The in Maharashtra intensified today with both sides engaging in shows of strength in Mumbai. The faction led by Ajit Pawar met at Bandra’s Mumbai Education Trust, while supporters of Sharad Pawar gathered at YB Chavan Centre at Nariman Point.
Out of 53 NCP MLAs, Pawar Junior had 29 MLAs in attendance, while Pawar Senior, his uncle, had only 17. Yet Ajit cannot lay claim to the Nationalist Congress Party yet because a two-third majority amounts to 36 MLAs.
The drama began on Sunday when the NCP split in two. Ajit’s faction joined the Maharashtra government led by Eknath Shinde and Devendra Fadnavis, and he was soon sworn in as deputy chief minister. All eyes were then on today’s meetings to gauge who came out stronger.
And after today, there’s little doubt that Ajit has the upper hand in terms of support from MLAs, even if some – like Kiran Lamhate – first attended his meeting and then his uncle’s. Ajit had 29 MLAs and four MLCs in total.
Later, Ajit’s faction said they had elected him head of the NCP, and removed his uncle, in a resolution dated June 30.
At the Bandra event, slogans rang out hailing Ajit, like “Maharashtra ekach wada, Ajit Dada, Ajit Dada”. Ajit then made a speech, talking about the NCP’s past trysts with the BJP. He alleged that a proposal to partner with the BJP in 2014 was “withdrawn”. In 2019, after the BJP-Shiv Sena won the assembly election, Ajit alleged five meetings took place over a potential alliance with the BJP.
He also said the decision to align with the BJP was taken “a year ago, even before Shinde went with his MLAs to Guwahati”. “I have a letter with the signatures of all the MLAs,” he claimed. The motive for the alliance was “development”, he said. “Nothing personal.”
Ajit then hit out at Pawar Senior. “You are 83,” he said, and suggested that he retire.
Meanwhile, Sharad Pawar said he wouldn’t allow anyone else to lay claim to the NCP or to the NCP’s symbol. Legislatures will come and go, he said, but the party must focus on building a new generation of leaders. He also warned his nephew that “whoever goes with BJP gets destroyed” and asked why the BJP was aligning with the NCP after prime minister Narendra Modi called it “corrupt”.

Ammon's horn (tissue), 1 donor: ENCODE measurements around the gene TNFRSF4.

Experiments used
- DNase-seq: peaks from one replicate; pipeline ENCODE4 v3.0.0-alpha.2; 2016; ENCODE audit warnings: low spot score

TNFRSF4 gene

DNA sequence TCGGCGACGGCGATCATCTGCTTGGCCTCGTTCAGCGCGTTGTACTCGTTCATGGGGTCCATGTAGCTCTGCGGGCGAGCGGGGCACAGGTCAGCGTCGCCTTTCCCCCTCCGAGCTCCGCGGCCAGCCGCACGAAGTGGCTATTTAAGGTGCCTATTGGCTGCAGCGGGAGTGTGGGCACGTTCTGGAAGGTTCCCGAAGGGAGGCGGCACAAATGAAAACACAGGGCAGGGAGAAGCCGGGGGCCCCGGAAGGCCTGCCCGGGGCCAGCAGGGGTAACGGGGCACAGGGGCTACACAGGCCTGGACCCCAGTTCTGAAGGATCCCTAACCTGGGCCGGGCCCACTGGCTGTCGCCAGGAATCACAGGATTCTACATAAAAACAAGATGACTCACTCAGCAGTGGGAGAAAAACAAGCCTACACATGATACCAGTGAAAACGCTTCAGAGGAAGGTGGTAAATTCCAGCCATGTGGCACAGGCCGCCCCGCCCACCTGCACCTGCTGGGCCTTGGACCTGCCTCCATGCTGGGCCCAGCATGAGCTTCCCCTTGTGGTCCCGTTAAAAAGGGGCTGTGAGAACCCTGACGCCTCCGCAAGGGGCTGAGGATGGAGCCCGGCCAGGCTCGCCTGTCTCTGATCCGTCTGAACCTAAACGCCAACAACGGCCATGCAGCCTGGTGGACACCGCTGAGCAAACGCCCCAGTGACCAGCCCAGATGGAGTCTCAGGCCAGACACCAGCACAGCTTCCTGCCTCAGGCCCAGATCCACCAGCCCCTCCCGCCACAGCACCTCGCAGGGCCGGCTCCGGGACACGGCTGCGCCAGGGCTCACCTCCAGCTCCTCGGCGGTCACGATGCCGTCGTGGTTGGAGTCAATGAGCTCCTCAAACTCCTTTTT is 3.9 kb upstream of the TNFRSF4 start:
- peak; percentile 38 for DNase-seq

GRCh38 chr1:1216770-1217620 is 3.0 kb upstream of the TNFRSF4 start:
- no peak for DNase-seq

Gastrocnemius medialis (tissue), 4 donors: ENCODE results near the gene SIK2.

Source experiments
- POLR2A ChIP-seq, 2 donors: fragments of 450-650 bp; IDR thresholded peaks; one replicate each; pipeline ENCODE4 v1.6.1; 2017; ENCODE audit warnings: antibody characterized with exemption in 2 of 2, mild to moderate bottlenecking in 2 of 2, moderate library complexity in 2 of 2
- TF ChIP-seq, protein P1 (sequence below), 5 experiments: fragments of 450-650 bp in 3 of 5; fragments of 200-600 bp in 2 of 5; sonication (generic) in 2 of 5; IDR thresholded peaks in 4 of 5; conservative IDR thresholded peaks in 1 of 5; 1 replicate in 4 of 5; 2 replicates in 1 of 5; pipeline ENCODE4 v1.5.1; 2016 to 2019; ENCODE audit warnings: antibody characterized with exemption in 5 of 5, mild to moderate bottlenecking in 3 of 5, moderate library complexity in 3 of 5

Newslaundry spoke to a handful of MLAs to ask them about these developments.
Manohar Chandrikapure, MLA from Arjuni-Morgaon constituency, said, “Sharad Pawar Saheb is our inspiration and our party president. But we are with Ajit Dada in this decision. I belong to a backward area. Since we are out of power, I am unable to do any development work there. We need Ajit dada. He is a magnificent administrator. He knows how to get things done. He has a solid hold over the government as well as administration.”
Dilip Bankar, MLA from Niphad, also extensively praised Ajit Pawar.
“He is a very capable and development-oriented leader,” he said. “His functioning style is very aggressive and effective. Within three months, other MLAs will join us and the party will be the same once again.”
Like Chandrikapure, Bankar lamented that he wasn’t able to “do work” because his party wasn’t in power in the state. “Voters elected me to work. That is possible only if we are in power,” he said. “We need regular flow of funds to complete pending projects related to roads, electricity and a dam in my constituency.”
Sunil Tingre, MLA from Vadgaon Sheri, also threw his strength behind Ajit.
“My political career is because of Dada. Whatever I have attained politically is just because of him,” he said. “He is a very hardworking and smart leader. He is a good decision maker and is accessible. He is the one who made me corporator and MLA, so I am always going to be there in his support.”
He then echoed the same line – “no funds” because his party hadn’t been in power, so “all development work in my constituency has stopped”.
Thus, Ajit Pawar’s decision to split the party and join the government “is perfectly correct”.
At YB Chavan Centre, however, Prashant Jagatap struck a different note. The president of the NCP in Pune, Jagatap said, “Ajit Dada has accepted the leadership of Narendra Modi which doesn’t suit my ideology.”
An anonymous member of the NCP’s state committee summed up the state of affairs. “I went to both places,” he told Newslaundry. “It’s very sad to see our leaders divided like this. We want them to unite again otherwise it will not be good for the party in the future.”